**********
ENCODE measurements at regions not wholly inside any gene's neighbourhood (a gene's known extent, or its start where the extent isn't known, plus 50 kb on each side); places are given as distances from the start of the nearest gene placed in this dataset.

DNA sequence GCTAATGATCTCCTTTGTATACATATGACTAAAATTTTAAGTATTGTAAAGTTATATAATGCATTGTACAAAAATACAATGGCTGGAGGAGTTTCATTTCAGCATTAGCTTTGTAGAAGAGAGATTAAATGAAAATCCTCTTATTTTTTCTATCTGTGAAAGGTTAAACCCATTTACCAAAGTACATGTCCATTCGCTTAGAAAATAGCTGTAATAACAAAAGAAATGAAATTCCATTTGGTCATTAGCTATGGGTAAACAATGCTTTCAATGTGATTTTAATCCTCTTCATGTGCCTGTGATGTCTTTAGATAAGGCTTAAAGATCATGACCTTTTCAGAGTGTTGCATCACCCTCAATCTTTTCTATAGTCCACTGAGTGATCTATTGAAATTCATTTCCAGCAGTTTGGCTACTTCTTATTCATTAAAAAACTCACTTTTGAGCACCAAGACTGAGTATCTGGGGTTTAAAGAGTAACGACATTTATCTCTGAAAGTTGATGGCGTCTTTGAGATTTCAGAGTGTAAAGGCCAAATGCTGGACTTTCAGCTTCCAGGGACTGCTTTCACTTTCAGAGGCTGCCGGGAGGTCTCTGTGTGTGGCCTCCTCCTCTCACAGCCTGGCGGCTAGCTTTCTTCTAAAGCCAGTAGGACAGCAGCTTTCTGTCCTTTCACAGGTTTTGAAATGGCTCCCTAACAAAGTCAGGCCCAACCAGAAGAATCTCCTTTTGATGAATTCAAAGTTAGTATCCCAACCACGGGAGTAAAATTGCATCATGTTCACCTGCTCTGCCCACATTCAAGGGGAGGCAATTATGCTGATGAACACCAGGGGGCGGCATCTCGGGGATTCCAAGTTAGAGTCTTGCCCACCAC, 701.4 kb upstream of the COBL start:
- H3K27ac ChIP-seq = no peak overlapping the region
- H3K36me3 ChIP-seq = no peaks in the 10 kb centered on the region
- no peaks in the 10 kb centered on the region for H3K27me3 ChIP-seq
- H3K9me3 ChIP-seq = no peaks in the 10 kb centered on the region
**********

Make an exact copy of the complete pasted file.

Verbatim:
ENCODE measurements at regions not wholly inside any gene's neighbourhood (a gene's known extent, or its start where the extent isn't known, plus 50 kb on each side); places are given as distances from the start of the nearest gene placed in this dataset.

DNA sequence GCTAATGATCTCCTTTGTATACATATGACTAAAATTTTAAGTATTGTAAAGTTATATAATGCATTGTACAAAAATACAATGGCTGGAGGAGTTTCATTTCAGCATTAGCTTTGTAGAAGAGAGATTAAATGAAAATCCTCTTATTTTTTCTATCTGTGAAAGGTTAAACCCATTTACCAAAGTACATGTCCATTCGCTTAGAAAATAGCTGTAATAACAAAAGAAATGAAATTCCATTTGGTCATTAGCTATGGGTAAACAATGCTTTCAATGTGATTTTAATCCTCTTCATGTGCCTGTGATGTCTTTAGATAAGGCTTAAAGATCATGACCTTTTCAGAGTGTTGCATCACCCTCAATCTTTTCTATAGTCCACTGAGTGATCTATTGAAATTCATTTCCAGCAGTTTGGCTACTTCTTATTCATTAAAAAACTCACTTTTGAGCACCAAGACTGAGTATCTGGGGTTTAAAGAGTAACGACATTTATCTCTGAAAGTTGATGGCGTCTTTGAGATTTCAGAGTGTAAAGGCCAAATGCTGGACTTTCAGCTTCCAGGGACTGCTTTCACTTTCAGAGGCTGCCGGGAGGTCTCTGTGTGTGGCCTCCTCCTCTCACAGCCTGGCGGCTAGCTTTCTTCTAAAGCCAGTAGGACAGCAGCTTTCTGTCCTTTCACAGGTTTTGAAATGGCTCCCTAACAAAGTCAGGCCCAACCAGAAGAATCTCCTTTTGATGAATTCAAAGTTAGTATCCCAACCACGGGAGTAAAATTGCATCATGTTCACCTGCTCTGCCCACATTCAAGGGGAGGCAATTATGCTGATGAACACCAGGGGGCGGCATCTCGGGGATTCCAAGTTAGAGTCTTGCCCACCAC, 701.4 kb upstream of the COBL start:
- H3K27ac ChIP-seq = no peak overlapping the region
- H3K36me3 ChIP-seq = no peaks in the 10 kb centered on the region
- no peaks in the 10 kb centered on the region for H3K27me3 ChIP-seq
- H3K9me3 ChIP-seq = no peaks in the 10 kb centered on the region